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How to track Seadrill (SDRL) Reorganization in Windows Quicken 2017?

James J
James J Member ✭✭
edited July 2018 in Investing (Windows)
Seadrill Ltd (SDRL) emerged from chapter 11 bankruptcy just a couple days ago.  Part of the resulting reorganization has caused the number of outstanding share to be drastically reduced, from 504 million shares to just 100 million according to Motley Fool and Seeking Alpha. 

Has anyone already processed this in Quicken?

Comments

  • Tom Young
    Tom Young SuperUser ✭✭✭✭✭
    edited July 2018
    I haven't looked deeply into this but based on the Motley Fool write-up it would appear that what you've suffered is essentially a reverse split of 0.0037345 shares for 1.

    That same figure is used here:

    http://www.seadrill.com/investor-relations/news/pr-story.aspx?ResultPageURL=http://cws.huginonline.c...
  • q_lurker
    q_lurker SuperUser ✭✭✭✭✭
    edited July 2018
    A)  I am not a shareholder and have no dog in this show.  These are my guessed opinions only.  I am not a financial pro ... yada, yada.

    B)  From the cited press release: 
    "The Company has received approval to list its new common shares with the new CUSIP number G7998G 106 (the "New Common Shares") on the New York Stock Exchange (the "NYSE") under the same NYSE ticker symbol "SDRL" as the Company's existing common shares (with the CUSIP G7945E 105) (the "Existing Shares").  Subject to the relevant approvals, the Company also intends to have its equity listed on the Oslo Stock Exchange (ISIN BMG7998G1069)."
    So in Quicken, I would change the name of the old existing SeaDrill to something like SeaDrill (Old) and I would change its ticker to SDRL(old).  In changing the ticker, I would opt to copy old prices to new ticker and to delete the prices under the old ticker.  If you had been downloading that holding from a brokerage, I would uncheck the box about Matched to online security (Edit Security Details)

    I would then create a new company (SeaDrill - New, or similar) and assign its ticker as SDRL.

    I would then try to Corporate Acquisition whereby New acquires Old at the 0.0037345 share ratio.  Check that the subsequent share holdings are correct.  I did not read closely enough, but I expect any fractional shares would not be issued.  After the Corp Acquisition, sell any net fractional share for the cash-in-lieu amount you did (or will) receive.  

    All that would be after making a back up and before downloading (or acceopting) relevant transactions from the brokerage.

    All that represents about 10 minutes of thought.  You should apply more than that.   
  • James J
    James J Member ✭✭
    edited July 2018
    Thanks for the replies.  It does look like a reverse stock split, but I'm thinking I would not want to use that because, according to the company's explanation of events, the new stock will be adopting  "fresh start" reporting.  I'm new to this, but it sounds as if the new stock will be considered completely different than the old, adn for that reason it'd probably be better to reflect this difference in quicken by creating two entirely separate stocks as lurker mentioned.  In the end, I discovered the question for me is actually moot. I only owned 16 shares of the original stock anyway.  So, with the conversion rate of 0.00374** for each 1 common share, my original stock amounted to only a small fraction of the new common shares.  My brokerage cashed me out.  I don't use Quicken to track stock sales, losses, gains etc for taxes or anything, so I'm not too worried about it.    I ended up going with what my brokerage reported for the SDRL event.  I just accepted the transactions, which were simply a "remove shares" then a "deposit cash".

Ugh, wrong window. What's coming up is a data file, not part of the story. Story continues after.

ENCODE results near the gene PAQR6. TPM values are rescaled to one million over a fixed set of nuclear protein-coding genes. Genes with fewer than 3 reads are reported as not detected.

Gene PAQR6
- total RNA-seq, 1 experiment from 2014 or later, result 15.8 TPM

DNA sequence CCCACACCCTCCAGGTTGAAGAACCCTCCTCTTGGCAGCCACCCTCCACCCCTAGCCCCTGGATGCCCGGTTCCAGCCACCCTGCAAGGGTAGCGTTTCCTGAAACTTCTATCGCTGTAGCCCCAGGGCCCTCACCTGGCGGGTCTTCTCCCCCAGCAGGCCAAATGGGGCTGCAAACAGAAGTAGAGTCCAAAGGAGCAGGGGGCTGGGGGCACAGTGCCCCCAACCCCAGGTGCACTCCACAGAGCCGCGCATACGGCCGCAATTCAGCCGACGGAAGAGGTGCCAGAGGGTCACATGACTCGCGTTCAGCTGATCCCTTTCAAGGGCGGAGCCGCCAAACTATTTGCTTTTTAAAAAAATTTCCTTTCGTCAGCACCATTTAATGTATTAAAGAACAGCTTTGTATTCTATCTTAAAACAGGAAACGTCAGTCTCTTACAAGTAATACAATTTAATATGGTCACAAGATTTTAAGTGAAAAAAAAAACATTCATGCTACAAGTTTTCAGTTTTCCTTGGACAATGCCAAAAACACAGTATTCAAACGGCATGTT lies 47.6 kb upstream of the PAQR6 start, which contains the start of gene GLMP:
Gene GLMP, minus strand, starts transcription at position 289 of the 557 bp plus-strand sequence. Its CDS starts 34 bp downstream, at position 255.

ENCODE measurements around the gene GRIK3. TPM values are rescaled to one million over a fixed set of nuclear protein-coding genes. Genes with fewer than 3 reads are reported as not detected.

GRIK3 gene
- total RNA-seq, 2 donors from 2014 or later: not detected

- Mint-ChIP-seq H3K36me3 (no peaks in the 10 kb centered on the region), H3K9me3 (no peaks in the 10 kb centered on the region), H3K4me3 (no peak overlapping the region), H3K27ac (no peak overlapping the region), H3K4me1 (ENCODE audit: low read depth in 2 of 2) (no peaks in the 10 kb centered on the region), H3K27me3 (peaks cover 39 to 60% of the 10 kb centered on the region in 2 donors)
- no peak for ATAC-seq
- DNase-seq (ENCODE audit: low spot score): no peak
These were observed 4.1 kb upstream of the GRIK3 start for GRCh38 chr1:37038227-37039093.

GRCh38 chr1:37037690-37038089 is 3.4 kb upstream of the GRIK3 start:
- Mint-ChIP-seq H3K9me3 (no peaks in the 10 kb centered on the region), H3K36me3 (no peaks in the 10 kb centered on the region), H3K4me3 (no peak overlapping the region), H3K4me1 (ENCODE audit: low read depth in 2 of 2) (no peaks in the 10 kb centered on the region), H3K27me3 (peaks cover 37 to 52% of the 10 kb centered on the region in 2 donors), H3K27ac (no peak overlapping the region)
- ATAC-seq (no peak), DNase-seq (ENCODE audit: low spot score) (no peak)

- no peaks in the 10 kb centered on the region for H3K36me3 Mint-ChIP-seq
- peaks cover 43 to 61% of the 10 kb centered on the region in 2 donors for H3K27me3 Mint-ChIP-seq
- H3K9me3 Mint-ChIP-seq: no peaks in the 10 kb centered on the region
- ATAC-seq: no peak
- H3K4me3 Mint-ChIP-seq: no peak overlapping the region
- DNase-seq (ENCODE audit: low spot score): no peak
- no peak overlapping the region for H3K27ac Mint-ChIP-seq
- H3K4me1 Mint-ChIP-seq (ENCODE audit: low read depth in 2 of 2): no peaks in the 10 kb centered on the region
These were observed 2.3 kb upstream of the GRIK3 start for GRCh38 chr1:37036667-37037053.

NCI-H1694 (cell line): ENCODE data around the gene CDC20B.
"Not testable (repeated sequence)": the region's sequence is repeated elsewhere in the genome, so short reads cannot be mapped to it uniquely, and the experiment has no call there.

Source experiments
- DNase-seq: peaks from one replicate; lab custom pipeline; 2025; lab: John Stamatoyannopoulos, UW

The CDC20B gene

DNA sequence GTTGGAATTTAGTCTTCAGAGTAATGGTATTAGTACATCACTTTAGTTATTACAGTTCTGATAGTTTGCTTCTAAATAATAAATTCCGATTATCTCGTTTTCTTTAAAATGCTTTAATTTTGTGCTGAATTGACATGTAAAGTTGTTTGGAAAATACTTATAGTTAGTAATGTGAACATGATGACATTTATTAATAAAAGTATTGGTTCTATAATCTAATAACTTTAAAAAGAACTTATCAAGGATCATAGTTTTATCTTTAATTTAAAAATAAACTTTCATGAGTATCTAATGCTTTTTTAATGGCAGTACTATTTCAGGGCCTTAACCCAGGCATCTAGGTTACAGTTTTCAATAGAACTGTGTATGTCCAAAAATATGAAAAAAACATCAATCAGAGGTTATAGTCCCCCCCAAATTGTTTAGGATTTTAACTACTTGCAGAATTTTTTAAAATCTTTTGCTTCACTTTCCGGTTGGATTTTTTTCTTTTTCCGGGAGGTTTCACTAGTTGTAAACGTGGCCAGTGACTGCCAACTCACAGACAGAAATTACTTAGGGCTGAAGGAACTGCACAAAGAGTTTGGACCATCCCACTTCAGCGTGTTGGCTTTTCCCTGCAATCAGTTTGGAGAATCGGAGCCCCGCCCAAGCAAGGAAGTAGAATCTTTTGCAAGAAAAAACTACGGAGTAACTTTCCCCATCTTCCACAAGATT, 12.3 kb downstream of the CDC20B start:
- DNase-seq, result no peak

• q_lurker
    q_lurker SuperUser ✭✭✭✭✭
    edited July 2018
    James J said:

    Thanks for the replies.  It does look like a reverse stock split, but I'm thinking I would not want to use that because, according to the company's explanation of events, the new stock will be adopting  "fresh start" reporting.  I'm new to this, but it sounds as if the new stock will be considered completely different than the old, adn for that reason it'd probably be better to reflect this difference in quicken by creating two entirely separate stocks as lurker mentioned.  In the end, I discovered the question for me is actually moot. I only owned 16 shares of the original stock anyway.  So, with the conversion rate of 0.00374** for each 1 common share, my original stock amounted to only a small fraction of the new common shares.  My brokerage cashed me out.  I don't use Quicken to track stock sales, losses, gains etc for taxes or anything, so I'm not too worried about it.    I ended up going with what my brokerage reported for the SDRL event.  I just accepted the transactions, which were simply a "remove shares" then a "deposit cash".

    The proper transaction would have been to sell the 16 shares for the cash received.
This discussion has been closed.